Another study, this one published in the March issue of the American Journal of Preventive Medicine, found that cash incentives might inspire other healthy habits.
A team of researchers from RTI International in North Carolina asked 501 sedentary adults over the age of 50 what sorts of walking programs and incentives might prompt them to lace up their sneakers and start moving.
Simply by adding a theoretical offer of $9 a week, the researchers increased possible participation in a walking regimen by 31 percent.
"A number of exercise programs are structured around group activity," study author Derek Brown said in a statement. "This was not preferred by most. We did find, though, that money would increase participation."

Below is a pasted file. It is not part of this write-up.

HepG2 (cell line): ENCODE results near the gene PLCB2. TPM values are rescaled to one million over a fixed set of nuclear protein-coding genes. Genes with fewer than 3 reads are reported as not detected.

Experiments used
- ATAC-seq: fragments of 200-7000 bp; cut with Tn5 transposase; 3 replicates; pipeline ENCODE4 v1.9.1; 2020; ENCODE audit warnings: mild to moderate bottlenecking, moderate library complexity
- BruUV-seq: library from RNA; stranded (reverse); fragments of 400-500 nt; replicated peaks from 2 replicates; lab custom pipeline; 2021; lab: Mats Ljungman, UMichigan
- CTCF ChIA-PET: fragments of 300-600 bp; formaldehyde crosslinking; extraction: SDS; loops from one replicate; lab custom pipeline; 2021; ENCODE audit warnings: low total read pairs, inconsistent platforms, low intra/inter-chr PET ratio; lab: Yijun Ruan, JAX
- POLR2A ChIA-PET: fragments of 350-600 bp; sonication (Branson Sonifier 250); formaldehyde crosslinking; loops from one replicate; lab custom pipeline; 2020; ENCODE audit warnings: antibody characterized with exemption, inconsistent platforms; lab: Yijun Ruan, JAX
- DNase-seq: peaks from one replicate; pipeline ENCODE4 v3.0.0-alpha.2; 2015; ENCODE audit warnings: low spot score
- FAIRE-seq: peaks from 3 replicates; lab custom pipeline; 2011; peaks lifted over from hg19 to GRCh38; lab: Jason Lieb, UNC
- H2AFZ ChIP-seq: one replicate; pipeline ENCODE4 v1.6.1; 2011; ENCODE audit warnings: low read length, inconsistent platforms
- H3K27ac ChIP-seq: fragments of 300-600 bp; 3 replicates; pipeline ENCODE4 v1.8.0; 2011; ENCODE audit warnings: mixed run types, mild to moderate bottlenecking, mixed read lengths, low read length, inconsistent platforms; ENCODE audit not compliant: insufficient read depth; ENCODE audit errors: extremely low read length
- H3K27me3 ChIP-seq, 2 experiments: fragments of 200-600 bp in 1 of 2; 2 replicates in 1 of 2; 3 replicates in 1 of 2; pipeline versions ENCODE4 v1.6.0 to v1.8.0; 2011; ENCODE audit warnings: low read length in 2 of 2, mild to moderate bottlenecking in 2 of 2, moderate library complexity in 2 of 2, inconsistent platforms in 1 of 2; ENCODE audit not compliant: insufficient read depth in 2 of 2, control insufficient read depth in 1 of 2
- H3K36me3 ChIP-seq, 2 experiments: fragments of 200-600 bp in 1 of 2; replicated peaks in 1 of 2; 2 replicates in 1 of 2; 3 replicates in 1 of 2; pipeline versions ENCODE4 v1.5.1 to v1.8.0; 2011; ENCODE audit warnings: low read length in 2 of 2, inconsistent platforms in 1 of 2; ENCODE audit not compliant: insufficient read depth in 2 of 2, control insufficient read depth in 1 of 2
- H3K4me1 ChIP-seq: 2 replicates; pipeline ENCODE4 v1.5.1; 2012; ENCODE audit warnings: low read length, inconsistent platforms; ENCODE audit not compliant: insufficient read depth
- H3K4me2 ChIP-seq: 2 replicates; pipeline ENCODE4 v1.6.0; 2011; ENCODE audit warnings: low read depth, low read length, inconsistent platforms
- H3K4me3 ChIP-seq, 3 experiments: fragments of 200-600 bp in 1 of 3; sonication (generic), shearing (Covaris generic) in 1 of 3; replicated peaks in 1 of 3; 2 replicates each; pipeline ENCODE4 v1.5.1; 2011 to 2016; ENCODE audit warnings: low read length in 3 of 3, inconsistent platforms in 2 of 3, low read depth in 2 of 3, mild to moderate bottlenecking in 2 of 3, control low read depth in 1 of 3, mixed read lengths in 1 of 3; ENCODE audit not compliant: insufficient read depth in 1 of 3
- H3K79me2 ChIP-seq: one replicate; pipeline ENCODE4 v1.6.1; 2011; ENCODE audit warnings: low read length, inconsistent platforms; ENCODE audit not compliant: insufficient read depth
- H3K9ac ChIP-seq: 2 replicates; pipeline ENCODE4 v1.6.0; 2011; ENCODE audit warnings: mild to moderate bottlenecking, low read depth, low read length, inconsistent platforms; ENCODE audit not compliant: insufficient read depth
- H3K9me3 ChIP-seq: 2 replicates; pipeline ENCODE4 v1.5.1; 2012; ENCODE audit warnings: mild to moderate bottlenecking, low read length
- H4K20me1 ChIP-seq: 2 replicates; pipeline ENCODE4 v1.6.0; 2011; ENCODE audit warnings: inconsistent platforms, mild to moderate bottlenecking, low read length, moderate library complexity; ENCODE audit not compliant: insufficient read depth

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SOURCES: Kevin Volpp, M.D., Ph.D., staff physician, Philadelphia VA Medical Center, and director, Center for Health Incentives, Leonard Davis Institute of Health Economics, and associate professor, University of Pennsylvania School of Medicine and the Wharton School, Philadelphia; Thomas J. Glynn, Ph.D., director, cancer science and trends, and director, international cancer control, American Cancer Society, Washington, D.C.; Feb. 12, 2009, New England Journal of Medicine; March 2009, American Journal of Preventive Medicine
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